George Allen, the former coach of the Washington Redskins who now is president and chief operating officer of the Montreal Alouettes, said yesterday he has no intention of resigning that post despite what appears to be a change in majority ownership of the Canadian Football League club.

Allen has been with the Alouettes for six weeks and says he had an agreement with owner Nelson Skalbania that gave him the right to buy 51 percent of the team.

Skalbania reportedly has turned over his controlling interest in the team to Los Angeles businessman Harry Ornest as payment for a $1.3 million debt owed Ornest for the purchase of the Vancouver minor league baseball team two years ago.

The Toronto Globe and Mail quoted Allen as saying Tuesday that a transfer of the controlling interest was causing him to have second thoughts. "I'd rather not quit, but the way things are going, it's definitely a consideration," Allen told the newspaper.

However, Allen told The Associated Press yesterday, "No, I'm not quitting. I'm going to try to see this thing through.

"I don't understand the appearance of Ornest. Skalbania owes him money and he's substituting Harry for himself in the deal. I believe the way it goes, my attorney says my contract is solid."

Allen told the Globe and Mail that if he wanted "to buy the ball club, I'd probably have to go through Ornest . . . This isn't fair. Absolutely not . . . My agreement doesn't stipulate anything like this. In an effort to get Ornest off his back, Nelson figures this is one way to do it. It's probably the type of deal Ornest might like because he could sell parts of the club. But why should I be caught in their dispute. It's a very frustrating thing when you're trying to put a football team together."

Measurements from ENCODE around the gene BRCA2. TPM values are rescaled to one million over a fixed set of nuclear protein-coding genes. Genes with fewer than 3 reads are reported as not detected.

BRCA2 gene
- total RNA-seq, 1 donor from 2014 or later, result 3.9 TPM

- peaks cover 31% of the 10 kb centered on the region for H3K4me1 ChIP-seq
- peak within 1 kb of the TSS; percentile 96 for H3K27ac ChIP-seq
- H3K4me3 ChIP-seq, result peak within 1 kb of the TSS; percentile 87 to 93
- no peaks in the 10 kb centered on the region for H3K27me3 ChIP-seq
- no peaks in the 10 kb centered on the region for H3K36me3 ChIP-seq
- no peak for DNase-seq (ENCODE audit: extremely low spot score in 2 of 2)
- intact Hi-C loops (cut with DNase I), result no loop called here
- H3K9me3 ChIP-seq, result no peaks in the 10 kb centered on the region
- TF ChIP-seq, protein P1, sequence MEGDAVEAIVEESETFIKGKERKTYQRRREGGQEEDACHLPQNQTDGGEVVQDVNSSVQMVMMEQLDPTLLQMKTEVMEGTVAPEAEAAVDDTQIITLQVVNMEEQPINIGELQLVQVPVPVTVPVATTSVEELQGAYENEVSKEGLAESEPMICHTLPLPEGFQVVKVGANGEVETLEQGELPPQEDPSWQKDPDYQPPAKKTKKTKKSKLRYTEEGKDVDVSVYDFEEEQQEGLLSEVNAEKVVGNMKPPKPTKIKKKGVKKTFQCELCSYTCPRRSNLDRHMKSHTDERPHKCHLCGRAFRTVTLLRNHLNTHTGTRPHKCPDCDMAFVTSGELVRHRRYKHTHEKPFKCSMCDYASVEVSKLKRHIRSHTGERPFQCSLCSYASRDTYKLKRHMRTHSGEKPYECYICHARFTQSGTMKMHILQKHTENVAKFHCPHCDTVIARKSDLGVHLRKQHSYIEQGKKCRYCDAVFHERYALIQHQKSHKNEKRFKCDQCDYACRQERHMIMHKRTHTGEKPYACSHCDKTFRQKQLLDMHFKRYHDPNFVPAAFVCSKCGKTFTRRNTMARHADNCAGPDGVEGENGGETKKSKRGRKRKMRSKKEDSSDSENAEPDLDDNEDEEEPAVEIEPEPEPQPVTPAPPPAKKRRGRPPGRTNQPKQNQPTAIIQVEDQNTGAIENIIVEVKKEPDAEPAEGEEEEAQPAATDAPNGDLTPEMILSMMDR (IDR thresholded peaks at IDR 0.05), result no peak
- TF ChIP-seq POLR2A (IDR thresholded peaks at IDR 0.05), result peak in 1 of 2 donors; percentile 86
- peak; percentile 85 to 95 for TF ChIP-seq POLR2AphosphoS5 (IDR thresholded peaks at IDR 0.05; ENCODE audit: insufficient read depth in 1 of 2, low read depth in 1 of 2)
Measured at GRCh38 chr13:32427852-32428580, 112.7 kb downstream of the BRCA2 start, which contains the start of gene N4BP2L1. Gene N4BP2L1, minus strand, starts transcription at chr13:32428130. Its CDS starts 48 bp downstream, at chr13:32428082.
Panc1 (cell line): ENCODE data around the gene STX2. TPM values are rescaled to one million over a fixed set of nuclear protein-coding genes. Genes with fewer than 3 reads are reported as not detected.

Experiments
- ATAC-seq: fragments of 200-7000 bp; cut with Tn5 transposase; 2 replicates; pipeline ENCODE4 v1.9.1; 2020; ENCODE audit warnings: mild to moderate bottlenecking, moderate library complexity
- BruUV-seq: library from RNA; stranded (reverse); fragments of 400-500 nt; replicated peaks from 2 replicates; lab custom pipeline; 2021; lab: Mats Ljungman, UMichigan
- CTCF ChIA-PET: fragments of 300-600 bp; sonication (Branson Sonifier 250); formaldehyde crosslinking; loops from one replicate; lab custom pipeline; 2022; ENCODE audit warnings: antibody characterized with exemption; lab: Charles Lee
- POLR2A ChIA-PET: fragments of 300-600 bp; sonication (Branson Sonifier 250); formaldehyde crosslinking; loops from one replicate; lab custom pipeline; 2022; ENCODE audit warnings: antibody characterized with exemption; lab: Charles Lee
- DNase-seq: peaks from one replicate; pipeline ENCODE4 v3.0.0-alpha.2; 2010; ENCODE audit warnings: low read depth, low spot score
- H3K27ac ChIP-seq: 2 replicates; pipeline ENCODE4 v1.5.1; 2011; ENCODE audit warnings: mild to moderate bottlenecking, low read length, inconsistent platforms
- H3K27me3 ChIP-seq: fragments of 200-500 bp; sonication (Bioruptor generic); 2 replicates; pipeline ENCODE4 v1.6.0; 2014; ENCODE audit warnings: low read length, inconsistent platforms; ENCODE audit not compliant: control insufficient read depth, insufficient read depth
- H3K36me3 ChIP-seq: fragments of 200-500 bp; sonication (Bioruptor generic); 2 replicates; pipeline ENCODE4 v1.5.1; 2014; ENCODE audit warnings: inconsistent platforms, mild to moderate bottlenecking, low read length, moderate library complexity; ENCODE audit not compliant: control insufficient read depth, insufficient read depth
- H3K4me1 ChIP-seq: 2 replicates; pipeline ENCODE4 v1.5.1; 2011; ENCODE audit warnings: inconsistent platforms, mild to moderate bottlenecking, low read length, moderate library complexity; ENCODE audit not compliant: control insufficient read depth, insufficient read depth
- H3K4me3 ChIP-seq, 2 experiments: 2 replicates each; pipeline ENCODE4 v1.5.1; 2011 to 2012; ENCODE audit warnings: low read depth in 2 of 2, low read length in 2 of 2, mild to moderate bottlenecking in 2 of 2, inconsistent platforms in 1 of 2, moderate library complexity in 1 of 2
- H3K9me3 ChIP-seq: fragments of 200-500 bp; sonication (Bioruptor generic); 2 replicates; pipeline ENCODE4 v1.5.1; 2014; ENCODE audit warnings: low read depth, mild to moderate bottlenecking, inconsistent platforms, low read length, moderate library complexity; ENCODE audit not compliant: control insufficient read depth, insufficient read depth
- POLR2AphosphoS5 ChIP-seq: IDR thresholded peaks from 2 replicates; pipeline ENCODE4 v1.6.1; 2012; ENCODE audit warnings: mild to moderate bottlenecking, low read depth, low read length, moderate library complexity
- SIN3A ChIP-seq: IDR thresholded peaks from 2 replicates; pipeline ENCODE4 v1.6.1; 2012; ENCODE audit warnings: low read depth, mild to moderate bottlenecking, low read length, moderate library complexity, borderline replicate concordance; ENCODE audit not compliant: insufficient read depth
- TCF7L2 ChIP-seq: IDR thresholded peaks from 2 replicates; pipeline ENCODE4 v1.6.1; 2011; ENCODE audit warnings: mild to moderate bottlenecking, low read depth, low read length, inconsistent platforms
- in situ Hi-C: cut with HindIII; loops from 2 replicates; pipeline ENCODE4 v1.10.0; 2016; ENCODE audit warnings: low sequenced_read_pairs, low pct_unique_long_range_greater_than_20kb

Allen and Ornest met for 35 minutes today. The only statement after the meeting came from Ornest, who said he had been given a mandate by Skalbania to represent the club.

Allen, who could not be reached by The Washington Post for additional comment, indicated the team's financial problems have to do with its debts.

"Back debts were supposed to be paid off by March 2," he told the Globe and Mail. "The promises by Nelson were made in front of the (CFL) commissioner and league executives. This bothers me because it hurts the franchise and it hurts selling season tickets. We're going morning, noon and night, and the team has lost too much credibility."

Allen said Skalbania still owes money to Sam Berger, from whom he bought the club before the 1981 CFL season, and that some of the players still are owed money.

"Every single day there's a surprise . . . The people in Montreal deserve a better fate," Allen said. "But I'll have to take a long, hard second look as to what my next move will be."

Said CFL Commissioner Jake Gaudaur: "Good grief, what's next?"